I have personally been involved with computers and computer technology since 1960, from huge IBM mainframes and the initial Apple and IBM compatible PCs, to the current host of devices that allow almost everyone instant worldwide communication and access to virtually unlimited information. The evolution of this technology has been mind boggling. My former knowledge and expertise on the leading edge of this field is now lost to newer generations of science, children, and grandchildren. This book explains in simple terms with excellent illustrations the basics of computer technology.The New Jersey Computer Club, of which I am President, no longer builds, repairs, or programs computers, but tries to assist seniors in learning about, purchasing, and using computer related products. Many only want an inexpensive way to communicate by email or text with others, or to share pictures, or get information, or hear music or watch videos, and/or live in a world with online shopping and banking. But many others want to know why and how everything works. This book answers those basic questions, and introduces the concepts and terminology for further investigation.It's not a text that you must read cover to cover, getting lost in details along the way. It is a series of short well explained articles that you can peruse in any order that interests you. Today you may want to know about computer components; tomorrow the Internet; or maybe digital cameras or smart-phones. This is a great place to start. It is leisurely reading for everyone, and not a manual on a specific topic. The book title might be better, as “How Computer Technology Works” to differentiate it from prior editions that focused more on just computers.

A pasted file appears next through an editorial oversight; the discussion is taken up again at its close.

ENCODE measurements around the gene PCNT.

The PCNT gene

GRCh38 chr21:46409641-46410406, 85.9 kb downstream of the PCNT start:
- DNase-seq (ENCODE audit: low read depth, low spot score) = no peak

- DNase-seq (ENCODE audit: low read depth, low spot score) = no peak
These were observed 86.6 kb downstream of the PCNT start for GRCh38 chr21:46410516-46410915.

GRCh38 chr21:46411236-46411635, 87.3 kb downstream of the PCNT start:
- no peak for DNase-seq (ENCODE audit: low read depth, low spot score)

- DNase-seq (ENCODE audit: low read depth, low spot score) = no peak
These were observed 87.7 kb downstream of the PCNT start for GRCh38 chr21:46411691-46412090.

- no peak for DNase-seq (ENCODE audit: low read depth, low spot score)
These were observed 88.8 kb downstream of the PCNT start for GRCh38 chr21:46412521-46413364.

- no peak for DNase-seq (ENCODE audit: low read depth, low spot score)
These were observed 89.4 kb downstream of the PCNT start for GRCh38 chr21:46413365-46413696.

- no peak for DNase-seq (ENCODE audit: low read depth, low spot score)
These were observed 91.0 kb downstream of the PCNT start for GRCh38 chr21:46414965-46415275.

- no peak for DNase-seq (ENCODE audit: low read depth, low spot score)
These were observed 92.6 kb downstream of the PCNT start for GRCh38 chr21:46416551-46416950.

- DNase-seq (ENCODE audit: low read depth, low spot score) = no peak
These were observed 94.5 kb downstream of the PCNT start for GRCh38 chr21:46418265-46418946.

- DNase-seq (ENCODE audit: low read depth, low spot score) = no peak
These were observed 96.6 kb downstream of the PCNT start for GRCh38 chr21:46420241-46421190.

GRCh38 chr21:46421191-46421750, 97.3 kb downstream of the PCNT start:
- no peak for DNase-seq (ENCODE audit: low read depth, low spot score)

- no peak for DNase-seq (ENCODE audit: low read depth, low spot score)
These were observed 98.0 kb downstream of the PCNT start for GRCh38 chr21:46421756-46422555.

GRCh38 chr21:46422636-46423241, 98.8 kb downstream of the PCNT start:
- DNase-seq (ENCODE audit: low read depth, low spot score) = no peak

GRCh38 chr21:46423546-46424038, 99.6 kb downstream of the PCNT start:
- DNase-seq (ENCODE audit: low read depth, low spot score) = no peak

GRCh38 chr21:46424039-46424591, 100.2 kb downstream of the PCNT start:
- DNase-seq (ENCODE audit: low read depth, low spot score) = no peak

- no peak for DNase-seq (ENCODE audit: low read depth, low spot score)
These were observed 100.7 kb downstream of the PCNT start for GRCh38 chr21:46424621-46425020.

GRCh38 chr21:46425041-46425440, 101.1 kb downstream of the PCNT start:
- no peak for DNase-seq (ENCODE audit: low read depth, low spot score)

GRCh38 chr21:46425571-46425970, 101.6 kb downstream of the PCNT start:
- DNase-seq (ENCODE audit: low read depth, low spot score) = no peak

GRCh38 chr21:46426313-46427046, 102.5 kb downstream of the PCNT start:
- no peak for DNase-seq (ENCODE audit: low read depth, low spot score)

Who can use this book:Average Joe: noGrandma: noHigh school student: above average student requiredHigh school class text: maybeUniversity class text: too general but maybe for a non-cs student elective courseThis is a hard review to write. This book is trying to fill a difficult void in the computer science wold: how to make an accessible book for the masses about how a computer works without getting too bogged down in the details. I would say that it has failed. It is far from accessible for the everyday Joe and here is why. Besides many of the embarrassing mistakes noted by other reviewers (it is rather comical how many there are) there are umpteen examples of the author using technical words out of the blue. On almost every page in the first half of the book he tries to explain things with short paragraphs and bullet points. The explanations are full of words that the everyday Joe just wouldn't know. For example the explanation of how an ssd hard drive works is an utter failure. The image doesn't help you understand what is written and what is written confuses you. There are many highlighted words on the pages, however most are not explained. It's more like: here are some important words - go online to learn about them. To solve this he simply need to add a glossary at the end of the book. On top of all this a few of the images in the book make the text unreadable. The color choice of dark blue images behind black text is never a good choice.I teach high school cs and read this book to see if I could use it. In its current form I could because I could provide a glossary. The every day Joe could not.